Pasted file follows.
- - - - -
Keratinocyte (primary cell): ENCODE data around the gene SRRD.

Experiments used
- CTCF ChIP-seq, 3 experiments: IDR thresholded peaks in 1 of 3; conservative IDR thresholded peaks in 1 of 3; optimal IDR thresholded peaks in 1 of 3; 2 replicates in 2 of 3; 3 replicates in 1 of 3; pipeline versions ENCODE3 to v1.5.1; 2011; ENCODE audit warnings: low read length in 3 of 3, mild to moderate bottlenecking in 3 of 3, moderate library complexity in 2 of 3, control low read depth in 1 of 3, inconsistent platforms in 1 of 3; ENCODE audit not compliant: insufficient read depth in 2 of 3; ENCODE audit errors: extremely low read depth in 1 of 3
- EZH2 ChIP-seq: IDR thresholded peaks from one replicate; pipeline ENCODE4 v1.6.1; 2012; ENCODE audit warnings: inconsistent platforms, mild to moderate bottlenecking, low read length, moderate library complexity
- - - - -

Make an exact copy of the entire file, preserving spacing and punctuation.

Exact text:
Keratinocyte (primary cell): ENCODE data around the gene SRRD.

Experiments used
- CTCF ChIP-seq, 3 experiments: IDR thresholded peaks in 1 of 3; conservative IDR thresholded peaks in 1 of 3; optimal IDR thresholded peaks in 1 of 3; 2 replicates in 2 of 3; 3 replicates in 1 of 3; pipeline versions ENCODE3 to v1.5.1; 2011; ENCODE audit warnings: low read length in 3 of 3, mild to moderate bottlenecking in 3 of 3, moderate library complexity in 2 of 3, control low read depth in 1 of 3, inconsistent platforms in 1 of 3; ENCODE audit not compliant: insufficient read depth in 2 of 3; ENCODE audit errors: extremely low read depth in 1 of 3
- EZH2 ChIP-seq: IDR thresholded peaks from one replicate; pipeline ENCODE4 v1.6.1; 2012; ENCODE audit warnings: inconsistent platforms, mild to moderate bottlenecking, low read length, moderate library complexity